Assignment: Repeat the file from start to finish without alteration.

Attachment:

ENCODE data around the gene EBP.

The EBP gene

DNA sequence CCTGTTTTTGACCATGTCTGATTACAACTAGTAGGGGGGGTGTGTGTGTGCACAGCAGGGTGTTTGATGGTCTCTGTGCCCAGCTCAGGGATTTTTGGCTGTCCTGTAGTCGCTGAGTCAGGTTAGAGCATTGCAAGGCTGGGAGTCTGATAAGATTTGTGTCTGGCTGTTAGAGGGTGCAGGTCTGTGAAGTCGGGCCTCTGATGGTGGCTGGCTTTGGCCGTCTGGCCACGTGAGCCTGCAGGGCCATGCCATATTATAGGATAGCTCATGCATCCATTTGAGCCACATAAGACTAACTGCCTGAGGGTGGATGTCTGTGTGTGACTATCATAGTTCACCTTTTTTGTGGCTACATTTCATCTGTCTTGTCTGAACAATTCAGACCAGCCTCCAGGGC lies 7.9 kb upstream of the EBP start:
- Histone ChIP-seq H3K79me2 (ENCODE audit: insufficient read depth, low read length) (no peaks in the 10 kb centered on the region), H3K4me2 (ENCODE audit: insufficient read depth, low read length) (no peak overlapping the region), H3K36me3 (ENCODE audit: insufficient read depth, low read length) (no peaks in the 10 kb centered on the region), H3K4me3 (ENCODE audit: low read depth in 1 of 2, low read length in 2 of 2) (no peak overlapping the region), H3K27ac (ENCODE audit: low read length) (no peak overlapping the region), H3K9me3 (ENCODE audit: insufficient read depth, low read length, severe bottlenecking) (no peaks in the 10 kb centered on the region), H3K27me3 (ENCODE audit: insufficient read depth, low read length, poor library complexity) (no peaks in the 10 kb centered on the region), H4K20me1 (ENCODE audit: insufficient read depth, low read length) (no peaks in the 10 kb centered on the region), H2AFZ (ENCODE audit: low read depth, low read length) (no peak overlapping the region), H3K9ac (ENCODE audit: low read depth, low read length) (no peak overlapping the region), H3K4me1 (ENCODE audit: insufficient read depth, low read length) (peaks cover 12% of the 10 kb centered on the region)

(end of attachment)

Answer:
ENCODE data around the gene EBP.

The EBP gene

DNA sequence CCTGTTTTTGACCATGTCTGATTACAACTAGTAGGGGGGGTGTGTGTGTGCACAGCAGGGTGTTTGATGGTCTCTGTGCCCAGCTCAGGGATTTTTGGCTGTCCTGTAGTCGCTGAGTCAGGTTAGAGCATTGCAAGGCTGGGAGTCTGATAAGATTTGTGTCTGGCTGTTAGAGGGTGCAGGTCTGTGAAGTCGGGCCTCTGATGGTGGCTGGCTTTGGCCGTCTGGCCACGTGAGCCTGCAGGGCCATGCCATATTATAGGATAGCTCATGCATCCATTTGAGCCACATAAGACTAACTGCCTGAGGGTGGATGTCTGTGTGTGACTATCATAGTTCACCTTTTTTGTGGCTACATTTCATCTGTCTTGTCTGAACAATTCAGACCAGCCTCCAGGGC lies 7.9 kb upstream of the EBP start:
- Histone ChIP-seq H3K79me2 (ENCODE audit: insufficient read depth, low read length) (no peaks in the 10 kb centered on the region), H3K4me2 (ENCODE audit: insufficient read depth, low read length) (no peak overlapping the region), H3K36me3 (ENCODE audit: insufficient read depth, low read length) (no peaks in the 10 kb centered on the region), H3K4me3 (ENCODE audit: low read depth in 1 of 2, low read length in 2 of 2) (no peak overlapping the region), H3K27ac (ENCODE audit: low read length) (no peak overlapping the region), H3K9me3 (ENCODE audit: insufficient read depth, low read length, severe bottlenecking) (no peaks in the 10 kb centered on the region), H3K27me3 (ENCODE audit: insufficient read depth, low read length, poor library complexity) (no peaks in the 10 kb centered on the region), H4K20me1 (ENCODE audit: insufficient read depth, low read length) (no peaks in the 10 kb centered on the region), H2AFZ (ENCODE audit: low read depth, low read length) (no peak overlapping the region), H3K9ac (ENCODE audit: low read depth, low read length) (no peak overlapping the region), H3K4me1 (ENCODE audit: insufficient read depth, low read length) (peaks cover 12% of the 10 kb centered on the region)